Nonsimple material problems addressed by the Lagrange’s identity
 Marin I Marin^{1}Email author,
 Ravi P Agarwal^{2} and
 SR Mahmoud^{3, 4}
https://doi.org/10.1186/168727702013135
© Marin et al.; licensee Springer. 2013
Received: 14 March 2013
Accepted: 4 May 2013
Published: 20 May 2013
Abstract
Our paper is concerned with some basic theorems for nonsimple thermoelastic materials. By using the Lagrange identity, we prove the uniqueness theorem and some continuous dependence theorems without recourse to any energy conservation law, or to any boundedness assumptions on the thermoelastic coefficients. Moreover, we avoid the use of positive definiteness assumptions on the thermoelastic coefficients.
Keywords
Lagrange identity nonsimple materials uniqueness continuous dependence1 Introduction
Even classical elasticity does not consider the inner structure, the material response of materials to stimuli depends in a relevant way on its internal structure. Thus, it has been needed to develop some new mathematical models for continuum materials where this kind of effects was taken into account. Some of them are nonsimple elastic solids. It is known that from a mathematical point of view, these materials are characterized by the inclusion of higherorder gradients of displacement in the basic postulates.
The theory of nonsimple elastic materials was first proposed by Toupin in his famous article [1]. Also, among the first studies devoted to this material, we must mention those belonging to Green and Rivlin [2] and Mindlin [3].
The interest to introduce highorder derivatives consists in the fact that the possible configurations of the materials are clarified more and more finely by the values of the successive higher gradients.
As it is known, the constitutive equations of nonsimple elastic solids are known to contain first and secondorder gradients, both contributing to dissipation. It is then interesting to understand the relevance of the two different dissipation mechanisms which can appear in the theory. In fact, the simultaneous presence of both mechanisms can be analyzed as well, with inessential changes in the proofs. In that situation, the behavior turns out to be the same as if only the higherorder dissipation appears in the equations.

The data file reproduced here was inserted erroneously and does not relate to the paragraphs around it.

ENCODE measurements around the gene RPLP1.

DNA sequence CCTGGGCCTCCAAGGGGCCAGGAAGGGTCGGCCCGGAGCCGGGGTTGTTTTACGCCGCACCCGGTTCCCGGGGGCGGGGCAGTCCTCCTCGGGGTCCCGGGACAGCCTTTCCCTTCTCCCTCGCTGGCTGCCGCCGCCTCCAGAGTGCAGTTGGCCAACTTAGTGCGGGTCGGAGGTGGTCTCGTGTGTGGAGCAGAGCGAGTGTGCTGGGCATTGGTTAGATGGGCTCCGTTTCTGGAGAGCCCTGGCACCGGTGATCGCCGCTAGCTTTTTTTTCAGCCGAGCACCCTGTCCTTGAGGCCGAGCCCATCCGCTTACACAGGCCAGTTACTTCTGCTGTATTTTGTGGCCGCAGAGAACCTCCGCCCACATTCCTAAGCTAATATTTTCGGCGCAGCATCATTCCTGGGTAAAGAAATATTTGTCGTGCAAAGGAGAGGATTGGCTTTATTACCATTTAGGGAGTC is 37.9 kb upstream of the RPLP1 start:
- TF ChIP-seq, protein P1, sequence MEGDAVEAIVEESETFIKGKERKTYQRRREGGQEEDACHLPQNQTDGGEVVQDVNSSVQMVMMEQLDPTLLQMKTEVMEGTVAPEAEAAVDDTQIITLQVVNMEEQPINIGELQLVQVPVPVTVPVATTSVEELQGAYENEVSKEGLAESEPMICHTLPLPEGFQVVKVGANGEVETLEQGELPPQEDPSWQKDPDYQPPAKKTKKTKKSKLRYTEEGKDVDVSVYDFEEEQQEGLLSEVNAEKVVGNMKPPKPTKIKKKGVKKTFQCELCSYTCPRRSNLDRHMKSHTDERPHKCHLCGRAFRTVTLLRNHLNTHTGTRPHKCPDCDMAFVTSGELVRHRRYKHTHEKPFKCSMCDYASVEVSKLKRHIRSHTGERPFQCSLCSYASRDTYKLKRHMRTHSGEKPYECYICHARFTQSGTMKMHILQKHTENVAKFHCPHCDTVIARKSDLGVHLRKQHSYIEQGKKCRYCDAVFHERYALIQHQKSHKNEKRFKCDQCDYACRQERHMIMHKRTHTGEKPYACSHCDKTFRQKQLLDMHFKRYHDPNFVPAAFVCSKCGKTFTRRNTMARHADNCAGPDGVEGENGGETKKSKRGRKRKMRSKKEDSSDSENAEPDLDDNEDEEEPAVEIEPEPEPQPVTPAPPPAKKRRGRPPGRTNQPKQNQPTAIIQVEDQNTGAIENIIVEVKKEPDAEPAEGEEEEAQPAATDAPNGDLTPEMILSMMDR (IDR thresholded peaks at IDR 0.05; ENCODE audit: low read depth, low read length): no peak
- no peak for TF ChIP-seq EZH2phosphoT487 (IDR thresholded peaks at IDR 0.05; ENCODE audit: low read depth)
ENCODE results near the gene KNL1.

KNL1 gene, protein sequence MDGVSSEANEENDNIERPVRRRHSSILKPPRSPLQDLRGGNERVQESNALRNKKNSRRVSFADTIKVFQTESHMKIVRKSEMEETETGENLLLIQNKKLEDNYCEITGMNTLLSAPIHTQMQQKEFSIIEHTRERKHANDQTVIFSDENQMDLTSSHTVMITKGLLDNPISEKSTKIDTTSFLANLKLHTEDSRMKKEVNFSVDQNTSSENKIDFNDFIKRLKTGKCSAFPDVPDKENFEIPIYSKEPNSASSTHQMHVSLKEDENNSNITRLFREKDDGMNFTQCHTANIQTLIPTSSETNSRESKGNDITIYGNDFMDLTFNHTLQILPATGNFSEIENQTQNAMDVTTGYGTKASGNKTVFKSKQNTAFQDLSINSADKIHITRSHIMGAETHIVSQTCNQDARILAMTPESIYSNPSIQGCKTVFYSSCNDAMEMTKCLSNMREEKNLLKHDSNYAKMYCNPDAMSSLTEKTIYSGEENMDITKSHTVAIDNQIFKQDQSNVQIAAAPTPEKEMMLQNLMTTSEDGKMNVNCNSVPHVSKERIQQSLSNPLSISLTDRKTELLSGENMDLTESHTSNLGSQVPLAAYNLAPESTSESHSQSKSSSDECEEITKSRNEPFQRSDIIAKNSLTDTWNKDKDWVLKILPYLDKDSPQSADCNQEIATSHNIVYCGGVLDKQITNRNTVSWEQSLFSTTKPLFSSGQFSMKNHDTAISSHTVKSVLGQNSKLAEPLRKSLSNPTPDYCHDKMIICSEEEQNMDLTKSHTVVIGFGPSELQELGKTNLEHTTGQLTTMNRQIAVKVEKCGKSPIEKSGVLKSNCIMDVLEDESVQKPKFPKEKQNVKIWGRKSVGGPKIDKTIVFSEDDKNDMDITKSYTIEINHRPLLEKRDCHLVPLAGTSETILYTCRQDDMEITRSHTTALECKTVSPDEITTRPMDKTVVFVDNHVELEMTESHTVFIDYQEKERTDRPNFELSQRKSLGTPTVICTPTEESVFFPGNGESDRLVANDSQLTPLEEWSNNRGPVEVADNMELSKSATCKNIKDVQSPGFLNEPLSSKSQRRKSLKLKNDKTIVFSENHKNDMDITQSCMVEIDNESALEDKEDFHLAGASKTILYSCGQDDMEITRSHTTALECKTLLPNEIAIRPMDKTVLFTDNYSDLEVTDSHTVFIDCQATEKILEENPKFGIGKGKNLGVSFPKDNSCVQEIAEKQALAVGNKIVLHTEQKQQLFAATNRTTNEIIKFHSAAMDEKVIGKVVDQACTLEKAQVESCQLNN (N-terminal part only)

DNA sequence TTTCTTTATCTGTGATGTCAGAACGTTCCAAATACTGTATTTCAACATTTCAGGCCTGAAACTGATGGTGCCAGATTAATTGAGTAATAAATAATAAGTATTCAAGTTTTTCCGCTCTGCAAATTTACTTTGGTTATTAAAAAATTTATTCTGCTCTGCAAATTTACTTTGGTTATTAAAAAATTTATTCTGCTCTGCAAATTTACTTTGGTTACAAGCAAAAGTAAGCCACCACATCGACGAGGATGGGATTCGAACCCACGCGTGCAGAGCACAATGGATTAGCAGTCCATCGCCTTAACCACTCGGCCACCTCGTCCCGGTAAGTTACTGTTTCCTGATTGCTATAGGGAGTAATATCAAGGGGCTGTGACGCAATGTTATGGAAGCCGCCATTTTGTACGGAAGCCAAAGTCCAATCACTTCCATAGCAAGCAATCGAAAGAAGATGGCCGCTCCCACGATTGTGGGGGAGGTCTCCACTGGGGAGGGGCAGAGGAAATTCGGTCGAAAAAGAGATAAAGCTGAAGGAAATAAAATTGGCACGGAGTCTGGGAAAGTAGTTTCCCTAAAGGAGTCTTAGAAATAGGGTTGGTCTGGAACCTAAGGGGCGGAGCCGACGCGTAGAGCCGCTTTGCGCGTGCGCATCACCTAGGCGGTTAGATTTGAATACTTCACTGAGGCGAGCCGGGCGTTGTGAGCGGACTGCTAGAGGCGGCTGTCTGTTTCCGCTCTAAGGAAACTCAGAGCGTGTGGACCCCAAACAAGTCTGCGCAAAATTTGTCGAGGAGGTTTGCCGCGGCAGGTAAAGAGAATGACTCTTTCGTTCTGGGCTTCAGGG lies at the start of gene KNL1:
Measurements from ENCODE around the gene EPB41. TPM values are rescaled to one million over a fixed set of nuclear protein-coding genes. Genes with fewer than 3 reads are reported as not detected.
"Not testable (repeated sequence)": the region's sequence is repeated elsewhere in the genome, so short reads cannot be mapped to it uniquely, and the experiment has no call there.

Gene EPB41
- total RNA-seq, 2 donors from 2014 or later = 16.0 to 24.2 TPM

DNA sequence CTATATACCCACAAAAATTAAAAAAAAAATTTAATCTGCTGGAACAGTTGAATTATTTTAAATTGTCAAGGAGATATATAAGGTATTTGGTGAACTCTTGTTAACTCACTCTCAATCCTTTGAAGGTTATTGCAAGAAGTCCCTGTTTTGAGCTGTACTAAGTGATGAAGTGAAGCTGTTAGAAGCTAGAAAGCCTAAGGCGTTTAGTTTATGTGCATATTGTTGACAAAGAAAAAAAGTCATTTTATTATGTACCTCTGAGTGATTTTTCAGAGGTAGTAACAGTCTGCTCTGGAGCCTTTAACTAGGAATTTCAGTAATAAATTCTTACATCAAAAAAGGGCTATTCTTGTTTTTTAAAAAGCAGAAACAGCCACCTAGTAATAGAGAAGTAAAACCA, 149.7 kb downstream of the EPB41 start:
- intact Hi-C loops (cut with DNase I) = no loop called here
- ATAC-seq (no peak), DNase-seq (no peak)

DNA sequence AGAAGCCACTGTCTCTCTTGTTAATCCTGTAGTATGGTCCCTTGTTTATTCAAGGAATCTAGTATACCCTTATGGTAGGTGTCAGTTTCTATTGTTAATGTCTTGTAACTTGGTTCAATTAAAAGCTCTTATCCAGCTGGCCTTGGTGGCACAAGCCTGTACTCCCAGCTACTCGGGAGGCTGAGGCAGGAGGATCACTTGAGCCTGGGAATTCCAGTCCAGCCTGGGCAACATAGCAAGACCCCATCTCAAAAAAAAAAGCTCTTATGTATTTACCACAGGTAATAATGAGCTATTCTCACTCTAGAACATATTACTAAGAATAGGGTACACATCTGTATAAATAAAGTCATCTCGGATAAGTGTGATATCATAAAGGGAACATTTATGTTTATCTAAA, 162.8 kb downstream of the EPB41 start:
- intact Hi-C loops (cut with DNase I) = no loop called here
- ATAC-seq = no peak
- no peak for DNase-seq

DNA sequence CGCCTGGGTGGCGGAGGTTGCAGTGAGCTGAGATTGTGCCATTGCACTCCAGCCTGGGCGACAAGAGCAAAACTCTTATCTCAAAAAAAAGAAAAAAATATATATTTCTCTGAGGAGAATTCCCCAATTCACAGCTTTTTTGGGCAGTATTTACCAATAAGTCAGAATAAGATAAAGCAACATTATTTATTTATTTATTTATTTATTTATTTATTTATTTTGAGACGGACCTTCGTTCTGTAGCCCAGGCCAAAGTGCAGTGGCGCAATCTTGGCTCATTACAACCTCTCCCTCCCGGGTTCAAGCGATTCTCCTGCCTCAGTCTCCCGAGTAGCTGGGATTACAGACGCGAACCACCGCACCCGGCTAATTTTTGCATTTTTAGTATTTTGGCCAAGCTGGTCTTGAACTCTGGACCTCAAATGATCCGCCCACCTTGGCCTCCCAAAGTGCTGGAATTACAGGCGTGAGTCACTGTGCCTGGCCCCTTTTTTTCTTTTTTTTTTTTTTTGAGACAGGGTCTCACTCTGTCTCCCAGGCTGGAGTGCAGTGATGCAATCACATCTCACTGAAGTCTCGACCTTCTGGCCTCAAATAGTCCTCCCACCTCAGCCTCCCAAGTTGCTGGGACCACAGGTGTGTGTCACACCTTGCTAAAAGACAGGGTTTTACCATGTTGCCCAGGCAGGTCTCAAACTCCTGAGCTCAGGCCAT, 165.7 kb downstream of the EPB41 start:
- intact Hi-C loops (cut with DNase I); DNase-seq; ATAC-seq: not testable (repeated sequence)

In the last decade many studies have been devoted to nonsimple materials. We remember only three of them, differing in issues addressed, though in essence they are dedicated to nonsimple materials. So, in the paper of Pata and Quintanilla [4], the theory is linearized, and a uniqueness result is presented.
Also, the study [5] of Martinez and Quintanilla is devoted to study the incremental problem in the thermoelastic theory of nonsimple elastic materials.
A linearized theory of thermoelasticity for nonsimple materials is derived within the framework of extended thermodynamics in the paper of Ciarletta [6]. The theory is linearized, and a uniqueness result is presented. A Galerkintype solution of the field equations and fundamental solutions for steady vibrations are also studied.
Previous papers on the uniqueness and continuous dependence in elasticity or thermoelasticity were based almost exclusively on the assumptions that the elasticity tensor or thermoelastic coefficients are positive definite (see, for instance, the paper [7]).
In other papers, authors recourse the energy conservation law in order to derive the uniqueness or continuous dependence of solutions. For instance, a uniqueness result was indicated in paper [8] of Green and Lindsay by supplementing the restrictions arising from thermodynamics with certain definiteness assumptions.
We want to outline that there are many papers which employ the various refinements of the Lagrange identity, of which we remember only a few, namely papers [9, 10] and [11]. Also, a lot of papers are dedicated to Cesaro means, as [12–14] and [9] for instance.
The objective of our study is to examine by a new approach the mixed initialboundary value problem in the context of thermoelasticity of nonsimple materials. The approach is developed on the basis of Lagrange identity and its consequences. Therefore, we establish the uniqueness and continuous dependence of solutions with respect to body forces, body couple, generalized external body load and heat supply. We also deduce the continuous dependence of solutions of our problem with respect to initial data and, finally, with respect to thermoelastic coefficients. The results are obtained for bounded regions of the Euclidian threedimensional space. We point out, again, that the results are obtained without recourse to the energy conservation law or to any boundedness assumptions on the thermoelastic coefficients. Also, we avoid the use of definiteness assumptions on the thermoelastic coefficients.
2 Basic equations
We assume that a bounded region B of the threedimensional Euclidian space ${R}^{3}$ is occupied by a nonsimple elastic body, referred to the reference configuration and a fixed system of rectangular Cartesian axes. Let $\overline{B}$ denote the closure of B and call ∂B the boundary of the domain B. We consider ∂B to be a piecewise smooth surface and designate by ${n}_{i}$ the components of the outward unit normal to the surface ∂B. Letters in boldface stand for vector fields. We use the notation ${v}_{i}$ to designate the components of the vector v in the underlying rectangular Cartesian coordinates frame. Superposed dots stand for the material time derivative. We employ the usual summation and differentiation conventions: the subscripts are understood to range over integer $(1,2,3)$. Summation over repeated subscripts is implied and subscripts preceded by a comma denote partial differentiation with respect to the corresponding Cartesian coordinate.